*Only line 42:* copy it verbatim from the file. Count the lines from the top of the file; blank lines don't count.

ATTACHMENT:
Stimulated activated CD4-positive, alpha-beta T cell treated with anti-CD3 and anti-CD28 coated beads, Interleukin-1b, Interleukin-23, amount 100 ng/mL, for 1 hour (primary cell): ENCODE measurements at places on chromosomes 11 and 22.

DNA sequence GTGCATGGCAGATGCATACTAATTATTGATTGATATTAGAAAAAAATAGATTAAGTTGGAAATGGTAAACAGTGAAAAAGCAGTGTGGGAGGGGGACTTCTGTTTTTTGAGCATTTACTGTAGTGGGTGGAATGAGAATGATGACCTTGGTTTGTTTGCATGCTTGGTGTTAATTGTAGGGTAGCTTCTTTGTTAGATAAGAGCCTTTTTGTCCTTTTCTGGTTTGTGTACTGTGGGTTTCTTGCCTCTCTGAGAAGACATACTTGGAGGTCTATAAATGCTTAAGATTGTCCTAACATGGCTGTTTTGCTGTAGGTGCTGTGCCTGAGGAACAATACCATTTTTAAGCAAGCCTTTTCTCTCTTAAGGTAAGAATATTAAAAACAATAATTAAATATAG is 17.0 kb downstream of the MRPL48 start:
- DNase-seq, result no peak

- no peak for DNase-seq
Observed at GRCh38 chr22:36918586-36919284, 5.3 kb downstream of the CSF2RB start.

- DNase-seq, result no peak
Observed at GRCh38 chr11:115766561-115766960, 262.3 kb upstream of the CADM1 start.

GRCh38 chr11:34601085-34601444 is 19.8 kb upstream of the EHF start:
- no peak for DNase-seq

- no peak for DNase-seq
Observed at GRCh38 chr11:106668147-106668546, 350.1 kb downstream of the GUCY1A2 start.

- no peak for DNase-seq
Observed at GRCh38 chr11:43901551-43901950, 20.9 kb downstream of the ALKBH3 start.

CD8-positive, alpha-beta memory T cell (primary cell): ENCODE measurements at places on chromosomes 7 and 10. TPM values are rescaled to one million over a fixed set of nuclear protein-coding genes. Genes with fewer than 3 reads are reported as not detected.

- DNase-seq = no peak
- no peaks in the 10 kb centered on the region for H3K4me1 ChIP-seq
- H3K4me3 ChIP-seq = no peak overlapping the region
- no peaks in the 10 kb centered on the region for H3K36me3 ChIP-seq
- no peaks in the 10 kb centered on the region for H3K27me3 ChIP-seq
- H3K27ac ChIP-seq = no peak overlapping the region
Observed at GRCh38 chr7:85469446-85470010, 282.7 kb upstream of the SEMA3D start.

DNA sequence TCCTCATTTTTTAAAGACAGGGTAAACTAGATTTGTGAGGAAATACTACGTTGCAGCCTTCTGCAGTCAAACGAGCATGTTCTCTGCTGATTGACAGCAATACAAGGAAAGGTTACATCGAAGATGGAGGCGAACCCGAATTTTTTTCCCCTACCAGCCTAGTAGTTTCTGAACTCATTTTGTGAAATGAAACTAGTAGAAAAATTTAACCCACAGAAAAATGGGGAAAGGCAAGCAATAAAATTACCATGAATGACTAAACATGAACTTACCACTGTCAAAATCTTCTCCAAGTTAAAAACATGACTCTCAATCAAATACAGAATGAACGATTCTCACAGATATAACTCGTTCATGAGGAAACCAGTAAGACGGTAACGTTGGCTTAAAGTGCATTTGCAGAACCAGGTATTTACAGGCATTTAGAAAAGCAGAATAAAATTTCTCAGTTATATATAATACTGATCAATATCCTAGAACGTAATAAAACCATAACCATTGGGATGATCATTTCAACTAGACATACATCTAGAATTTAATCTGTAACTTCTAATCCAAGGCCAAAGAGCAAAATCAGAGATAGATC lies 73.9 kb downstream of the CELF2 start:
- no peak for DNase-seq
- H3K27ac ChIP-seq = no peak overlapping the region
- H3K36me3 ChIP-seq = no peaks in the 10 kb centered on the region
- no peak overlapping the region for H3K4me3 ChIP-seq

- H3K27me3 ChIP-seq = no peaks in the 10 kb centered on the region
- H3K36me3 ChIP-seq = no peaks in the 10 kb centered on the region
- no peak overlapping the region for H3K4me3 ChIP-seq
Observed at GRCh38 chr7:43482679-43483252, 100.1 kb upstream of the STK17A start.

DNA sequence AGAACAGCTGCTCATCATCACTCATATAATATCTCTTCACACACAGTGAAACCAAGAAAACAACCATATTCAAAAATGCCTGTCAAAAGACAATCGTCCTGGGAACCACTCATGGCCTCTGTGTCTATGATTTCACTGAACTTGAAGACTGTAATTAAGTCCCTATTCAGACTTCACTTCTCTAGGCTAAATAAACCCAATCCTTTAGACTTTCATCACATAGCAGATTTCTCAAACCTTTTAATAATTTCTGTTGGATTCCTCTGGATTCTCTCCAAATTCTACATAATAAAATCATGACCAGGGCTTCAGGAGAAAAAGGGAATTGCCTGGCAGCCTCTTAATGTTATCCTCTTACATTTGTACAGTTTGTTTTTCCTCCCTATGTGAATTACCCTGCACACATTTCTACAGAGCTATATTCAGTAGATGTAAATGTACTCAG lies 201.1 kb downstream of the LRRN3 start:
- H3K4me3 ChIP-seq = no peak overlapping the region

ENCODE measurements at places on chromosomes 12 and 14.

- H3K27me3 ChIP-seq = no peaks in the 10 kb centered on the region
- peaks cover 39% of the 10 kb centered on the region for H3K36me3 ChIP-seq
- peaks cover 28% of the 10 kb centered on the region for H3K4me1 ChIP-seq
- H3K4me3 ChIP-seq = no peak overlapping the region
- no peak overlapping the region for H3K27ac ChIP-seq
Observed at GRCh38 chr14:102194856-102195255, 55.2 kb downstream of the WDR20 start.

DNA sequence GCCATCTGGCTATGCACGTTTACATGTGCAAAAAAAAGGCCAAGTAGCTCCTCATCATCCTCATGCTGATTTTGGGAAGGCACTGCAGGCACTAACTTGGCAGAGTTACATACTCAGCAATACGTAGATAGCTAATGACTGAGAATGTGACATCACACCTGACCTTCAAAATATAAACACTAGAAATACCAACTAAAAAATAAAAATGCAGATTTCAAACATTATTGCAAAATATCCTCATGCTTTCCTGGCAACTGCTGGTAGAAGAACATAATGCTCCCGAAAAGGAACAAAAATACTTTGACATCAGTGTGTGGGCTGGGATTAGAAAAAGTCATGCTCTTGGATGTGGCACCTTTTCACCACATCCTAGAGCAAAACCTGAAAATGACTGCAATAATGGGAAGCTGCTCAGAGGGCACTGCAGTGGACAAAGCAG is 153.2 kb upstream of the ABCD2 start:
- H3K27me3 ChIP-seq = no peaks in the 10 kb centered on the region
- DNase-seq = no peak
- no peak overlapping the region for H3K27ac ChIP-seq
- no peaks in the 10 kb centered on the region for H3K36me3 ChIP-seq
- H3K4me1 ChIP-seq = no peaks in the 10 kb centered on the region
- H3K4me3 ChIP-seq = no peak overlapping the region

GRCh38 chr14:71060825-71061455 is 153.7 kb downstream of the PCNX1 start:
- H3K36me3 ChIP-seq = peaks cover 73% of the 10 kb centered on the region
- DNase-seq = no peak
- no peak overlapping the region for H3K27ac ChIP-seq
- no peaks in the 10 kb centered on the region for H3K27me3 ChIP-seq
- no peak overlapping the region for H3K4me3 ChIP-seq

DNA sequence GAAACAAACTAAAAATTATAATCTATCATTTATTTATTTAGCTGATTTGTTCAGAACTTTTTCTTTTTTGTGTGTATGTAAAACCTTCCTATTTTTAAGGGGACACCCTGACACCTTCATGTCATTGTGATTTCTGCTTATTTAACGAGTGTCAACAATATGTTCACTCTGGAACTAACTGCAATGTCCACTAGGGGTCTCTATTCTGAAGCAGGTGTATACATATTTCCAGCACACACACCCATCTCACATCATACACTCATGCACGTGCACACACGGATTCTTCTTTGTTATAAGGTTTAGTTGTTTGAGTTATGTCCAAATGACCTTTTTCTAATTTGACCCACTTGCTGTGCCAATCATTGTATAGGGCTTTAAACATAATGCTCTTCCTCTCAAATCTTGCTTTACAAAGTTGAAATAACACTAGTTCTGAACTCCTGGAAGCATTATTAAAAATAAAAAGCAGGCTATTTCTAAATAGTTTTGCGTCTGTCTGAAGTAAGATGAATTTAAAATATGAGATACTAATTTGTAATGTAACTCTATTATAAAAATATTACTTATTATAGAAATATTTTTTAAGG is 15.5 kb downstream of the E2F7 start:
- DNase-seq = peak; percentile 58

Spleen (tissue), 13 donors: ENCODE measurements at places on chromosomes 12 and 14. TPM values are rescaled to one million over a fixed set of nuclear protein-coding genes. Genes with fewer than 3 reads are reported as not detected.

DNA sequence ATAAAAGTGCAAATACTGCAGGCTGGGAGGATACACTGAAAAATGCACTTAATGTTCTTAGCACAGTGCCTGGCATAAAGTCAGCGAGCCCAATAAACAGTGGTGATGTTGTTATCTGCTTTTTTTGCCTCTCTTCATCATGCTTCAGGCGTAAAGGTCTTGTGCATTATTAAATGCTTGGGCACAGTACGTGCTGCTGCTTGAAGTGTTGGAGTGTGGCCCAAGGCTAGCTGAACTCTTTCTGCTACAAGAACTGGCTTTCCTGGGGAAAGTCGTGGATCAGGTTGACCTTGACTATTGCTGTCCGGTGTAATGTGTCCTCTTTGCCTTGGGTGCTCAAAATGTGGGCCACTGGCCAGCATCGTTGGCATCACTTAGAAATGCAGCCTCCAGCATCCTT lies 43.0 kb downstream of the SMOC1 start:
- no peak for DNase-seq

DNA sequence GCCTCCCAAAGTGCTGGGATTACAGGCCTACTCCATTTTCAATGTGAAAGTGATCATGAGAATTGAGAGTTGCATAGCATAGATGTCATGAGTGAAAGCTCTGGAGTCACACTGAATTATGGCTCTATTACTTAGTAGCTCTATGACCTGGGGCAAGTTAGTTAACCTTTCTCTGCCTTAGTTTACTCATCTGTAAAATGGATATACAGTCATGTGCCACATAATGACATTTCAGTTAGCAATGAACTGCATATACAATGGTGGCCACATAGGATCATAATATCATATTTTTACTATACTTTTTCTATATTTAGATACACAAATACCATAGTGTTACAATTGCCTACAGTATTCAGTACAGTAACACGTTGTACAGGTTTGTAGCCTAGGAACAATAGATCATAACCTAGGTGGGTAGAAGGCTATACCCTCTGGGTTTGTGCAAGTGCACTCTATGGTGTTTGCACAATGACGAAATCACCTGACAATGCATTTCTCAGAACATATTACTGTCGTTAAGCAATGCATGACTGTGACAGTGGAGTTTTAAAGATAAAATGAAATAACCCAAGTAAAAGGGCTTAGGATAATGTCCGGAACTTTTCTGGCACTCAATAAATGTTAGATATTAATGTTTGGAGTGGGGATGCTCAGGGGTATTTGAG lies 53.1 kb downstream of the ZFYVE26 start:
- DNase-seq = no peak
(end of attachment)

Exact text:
- DNase-seq = no peak